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Lessons Learnt from the Closure of the 2007-13 Programming Period

Martin Ferry, Stefan Kah
Keywords: programme closure, 2007-13 programming period, lessons learnt, Committee on Regional Development, ERDF, Cohesion Fund, financial management

This article is based on a study for the Committee on Regional Development of the European Parliament. It analyses the closure process for programmes funded under the European Regional Development Fund and the Cohesion Fund in 2007-13. Programme closure is often seen as a purely technical process. It involves shutting down the operation of a programme, finalising the reporting and recording of results, and ensuring sound financial management. However, closure also plays an important strategic role. Key decisions are taken by programme authorities at this stage: in the allocation of remaining funds; in securing and raising awareness of achievements and legacies; and, in ensuring a smooth transition to the next programming period. These decisions are taken in the context of considerable pressures: to absorb the maximum funding available; to respond to financial controls and audits that often take place around programme closure; to deal with issues arising from the implementation of specific projects; and, to ensure administrative resources are available at a time of transition between programme periods. Based on a review of academic and evaluation evidence, recent research, legislation, EC and Member State policy papers as well as evidence from EU, national and sub-national stakeholders, this article details the regulatory provisions, guidance and support provided for closure in 2007-13, and assesses the issues faced and responses made by programme authorities, summarised under three headings: absorption, types of intervention and administrative capacity.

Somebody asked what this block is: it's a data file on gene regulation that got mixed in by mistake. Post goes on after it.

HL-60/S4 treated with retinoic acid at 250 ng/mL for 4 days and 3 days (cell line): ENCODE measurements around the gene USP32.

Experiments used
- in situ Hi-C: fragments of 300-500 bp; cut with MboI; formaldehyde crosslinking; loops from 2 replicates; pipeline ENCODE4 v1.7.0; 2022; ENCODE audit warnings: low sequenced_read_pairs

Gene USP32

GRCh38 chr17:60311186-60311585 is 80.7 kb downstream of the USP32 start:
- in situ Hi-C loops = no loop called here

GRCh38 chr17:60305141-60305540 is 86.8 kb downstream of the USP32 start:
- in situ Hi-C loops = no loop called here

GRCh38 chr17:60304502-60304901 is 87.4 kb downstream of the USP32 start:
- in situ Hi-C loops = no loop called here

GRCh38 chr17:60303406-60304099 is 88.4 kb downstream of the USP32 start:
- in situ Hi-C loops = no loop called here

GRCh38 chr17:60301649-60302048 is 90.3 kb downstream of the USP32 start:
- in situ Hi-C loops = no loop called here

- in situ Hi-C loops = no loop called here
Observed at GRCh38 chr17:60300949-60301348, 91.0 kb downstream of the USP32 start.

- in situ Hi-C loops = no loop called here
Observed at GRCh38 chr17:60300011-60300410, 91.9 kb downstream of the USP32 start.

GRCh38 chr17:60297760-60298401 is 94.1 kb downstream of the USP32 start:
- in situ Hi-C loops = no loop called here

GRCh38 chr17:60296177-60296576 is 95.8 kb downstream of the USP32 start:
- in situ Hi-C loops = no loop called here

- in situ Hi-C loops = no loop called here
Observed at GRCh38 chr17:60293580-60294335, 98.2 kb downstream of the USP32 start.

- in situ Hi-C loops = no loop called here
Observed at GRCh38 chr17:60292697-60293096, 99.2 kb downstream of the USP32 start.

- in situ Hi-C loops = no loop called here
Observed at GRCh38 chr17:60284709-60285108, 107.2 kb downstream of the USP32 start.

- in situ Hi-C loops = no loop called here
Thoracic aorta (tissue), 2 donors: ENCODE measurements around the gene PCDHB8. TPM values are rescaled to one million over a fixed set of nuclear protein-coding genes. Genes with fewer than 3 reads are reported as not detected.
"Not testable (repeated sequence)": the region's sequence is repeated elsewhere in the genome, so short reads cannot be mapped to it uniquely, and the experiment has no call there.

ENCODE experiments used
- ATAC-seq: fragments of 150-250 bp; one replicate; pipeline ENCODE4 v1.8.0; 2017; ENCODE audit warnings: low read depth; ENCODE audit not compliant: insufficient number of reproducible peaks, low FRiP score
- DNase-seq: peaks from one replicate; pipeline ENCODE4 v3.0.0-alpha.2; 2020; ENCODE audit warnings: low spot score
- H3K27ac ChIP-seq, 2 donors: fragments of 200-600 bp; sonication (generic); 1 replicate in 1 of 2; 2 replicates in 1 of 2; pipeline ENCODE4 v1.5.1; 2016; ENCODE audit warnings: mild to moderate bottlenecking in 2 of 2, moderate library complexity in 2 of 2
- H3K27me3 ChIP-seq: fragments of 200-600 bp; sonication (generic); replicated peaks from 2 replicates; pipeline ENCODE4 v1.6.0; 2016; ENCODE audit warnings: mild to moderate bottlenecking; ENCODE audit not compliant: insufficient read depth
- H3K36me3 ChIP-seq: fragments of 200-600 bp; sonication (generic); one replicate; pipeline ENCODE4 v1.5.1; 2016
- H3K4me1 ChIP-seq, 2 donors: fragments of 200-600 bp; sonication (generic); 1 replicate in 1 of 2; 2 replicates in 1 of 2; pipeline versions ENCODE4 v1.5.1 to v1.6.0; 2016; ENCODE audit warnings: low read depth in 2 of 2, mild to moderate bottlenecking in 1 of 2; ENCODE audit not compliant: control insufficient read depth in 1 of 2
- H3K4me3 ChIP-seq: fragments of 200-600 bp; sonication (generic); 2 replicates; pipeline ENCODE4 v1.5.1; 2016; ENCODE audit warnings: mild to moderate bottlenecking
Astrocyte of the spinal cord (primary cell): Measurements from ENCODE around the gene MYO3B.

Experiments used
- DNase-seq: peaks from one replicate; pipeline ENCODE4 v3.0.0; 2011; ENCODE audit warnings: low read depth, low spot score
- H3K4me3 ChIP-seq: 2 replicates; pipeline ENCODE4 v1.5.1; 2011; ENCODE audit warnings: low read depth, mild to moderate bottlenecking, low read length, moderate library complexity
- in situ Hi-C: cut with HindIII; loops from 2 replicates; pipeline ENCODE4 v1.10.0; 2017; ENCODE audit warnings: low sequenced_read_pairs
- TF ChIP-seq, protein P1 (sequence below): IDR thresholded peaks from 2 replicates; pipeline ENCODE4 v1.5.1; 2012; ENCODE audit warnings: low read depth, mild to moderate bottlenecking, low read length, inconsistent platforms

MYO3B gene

Martin Ferry is a Senior Research Fellow in the European Policies Research Centre at the University of Strathclyde. He specialises in regional economic development and policy governance in Central and Eastern Europe (particularly Poland) and the United Kingdom. Stefan Kah is a Knowledge Exchange and Research Fellow in the European Policies Research Centre at the University of Strathclyde. He is manager of the IQ-Net network of Structural Funds programme authorities and specialises in regional policy and Cohesion policy in Alpine countries, particularly in Austria, Slovenia and Switzerland. The views expressed in this article are personal.


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